Abnormalities in auditory efferent activities in children with selective mutism

Chava Muchnik, Daphne Ari-Even Roth, Minka Hildesheimer, Miri Arie, Yair Bar-Haim, Yael Henkin*

*Corresponding author for this work

Research output: Contribution to journalArticlepeer-review


Two efferent feedback pathways to the auditory periphery may play a role in monitoring self-vocalization: the middle-ear acoustic reflex (MEAR) and the medial olivocochlear bundle (MOCB) reflex. Since most studies regarding the role of auditory efferent activity during self-vocalization were conducted in animals, human data are scarce. The working premise of the current study was that selective mutism (SM), a rare psychiatric disorder characterized by consistent failure to speak in specific social situations despite the ability to speak normally in other situations, may serve as a human model for studying the potential involvement of auditory efferent activity during self-vocalization. For this purpose, auditory efferent function was assessed in a group of 31 children with SM and compared to that of a group of 31 normally developing control children (mean age 8.9 and 8.8 years, respectively). All children exhibited normal hearing thresholds and type A tympanograms. MEAR and MOCB functions were evaluated by means of acoustic reflex thresholds and decay functions and the suppression of transient-evoked otoacoustic emissions, respectively. Auditory afferent function was tested by means of auditory brainstem responses (ABR). Results indicated a significantly higher proportion of children with abnormal MEAR and MOCB function in the SM group (58.6 and 38%, respectively) compared to controls (9.7 and 8%, respectively). The prevalence of abnormal MEAR and/or MOCB function was significantly higher in the SM group (71%) compared to controls (16%). Intact afferent function manifested in normal absolute and interpeak latencies of ABR components in all children. The finding of aberrant efferent auditory function in a large proportion of children with SM provides further support for the notion that MEAR and MOCB may play a significant role in the process of self-vocalization.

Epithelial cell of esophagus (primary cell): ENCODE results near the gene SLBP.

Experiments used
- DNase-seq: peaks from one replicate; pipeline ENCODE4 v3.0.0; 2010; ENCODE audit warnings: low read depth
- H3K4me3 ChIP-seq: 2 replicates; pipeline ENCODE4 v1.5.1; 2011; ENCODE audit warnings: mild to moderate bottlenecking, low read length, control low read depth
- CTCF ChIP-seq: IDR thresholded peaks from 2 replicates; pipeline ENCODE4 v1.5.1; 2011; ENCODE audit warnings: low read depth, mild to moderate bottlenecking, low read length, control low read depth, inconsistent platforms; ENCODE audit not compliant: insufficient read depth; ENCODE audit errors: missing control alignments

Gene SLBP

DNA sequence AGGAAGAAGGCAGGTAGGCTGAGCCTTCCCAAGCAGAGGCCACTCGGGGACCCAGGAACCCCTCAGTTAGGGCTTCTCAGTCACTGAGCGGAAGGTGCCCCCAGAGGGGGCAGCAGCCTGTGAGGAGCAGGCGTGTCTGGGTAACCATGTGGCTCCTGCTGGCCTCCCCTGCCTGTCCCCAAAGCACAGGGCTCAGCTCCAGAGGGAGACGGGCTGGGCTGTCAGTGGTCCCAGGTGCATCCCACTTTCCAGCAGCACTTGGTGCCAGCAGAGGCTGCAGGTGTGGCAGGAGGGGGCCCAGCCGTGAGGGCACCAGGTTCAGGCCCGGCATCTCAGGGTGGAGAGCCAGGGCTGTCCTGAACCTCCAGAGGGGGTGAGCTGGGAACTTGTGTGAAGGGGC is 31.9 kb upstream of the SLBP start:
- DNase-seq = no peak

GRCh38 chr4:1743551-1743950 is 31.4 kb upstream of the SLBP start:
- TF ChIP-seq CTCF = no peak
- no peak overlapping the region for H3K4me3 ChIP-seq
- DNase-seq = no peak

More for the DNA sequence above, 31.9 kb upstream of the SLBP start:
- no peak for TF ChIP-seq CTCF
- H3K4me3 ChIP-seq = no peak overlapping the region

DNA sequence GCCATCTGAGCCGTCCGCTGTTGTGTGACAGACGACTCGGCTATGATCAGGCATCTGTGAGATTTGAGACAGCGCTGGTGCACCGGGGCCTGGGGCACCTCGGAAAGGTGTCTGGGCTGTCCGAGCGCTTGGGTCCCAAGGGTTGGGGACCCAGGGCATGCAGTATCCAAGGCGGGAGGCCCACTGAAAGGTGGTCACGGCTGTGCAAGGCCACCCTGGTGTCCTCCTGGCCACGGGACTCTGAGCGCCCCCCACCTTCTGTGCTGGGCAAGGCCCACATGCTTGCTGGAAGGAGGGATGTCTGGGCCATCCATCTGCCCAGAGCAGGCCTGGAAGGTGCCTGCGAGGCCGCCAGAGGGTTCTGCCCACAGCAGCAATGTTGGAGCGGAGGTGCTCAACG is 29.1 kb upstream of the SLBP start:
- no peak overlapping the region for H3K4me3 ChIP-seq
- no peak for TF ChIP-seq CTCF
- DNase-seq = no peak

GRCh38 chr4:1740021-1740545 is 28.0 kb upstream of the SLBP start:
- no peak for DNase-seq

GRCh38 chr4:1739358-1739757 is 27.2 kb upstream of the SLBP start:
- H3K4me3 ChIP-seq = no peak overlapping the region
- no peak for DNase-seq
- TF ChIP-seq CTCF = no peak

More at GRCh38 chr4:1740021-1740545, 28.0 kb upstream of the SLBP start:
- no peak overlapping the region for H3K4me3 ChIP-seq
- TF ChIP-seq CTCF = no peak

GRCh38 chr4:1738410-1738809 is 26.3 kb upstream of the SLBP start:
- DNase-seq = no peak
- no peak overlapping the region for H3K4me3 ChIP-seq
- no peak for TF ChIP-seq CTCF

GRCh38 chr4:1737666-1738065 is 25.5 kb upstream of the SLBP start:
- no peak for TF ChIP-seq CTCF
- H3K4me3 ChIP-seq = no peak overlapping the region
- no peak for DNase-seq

Original languageEnglish
Pages (from-to)353-361
Number of pages9
JournalAudiology and Neurotology
Issue number6
StatePublished - 2013


  • Audio-vocal interaction
  • Auditory efferent function
  • Medial olivocochlear bundle reflex
  • Middle-ear acoustic reflex
  • Selective mutism


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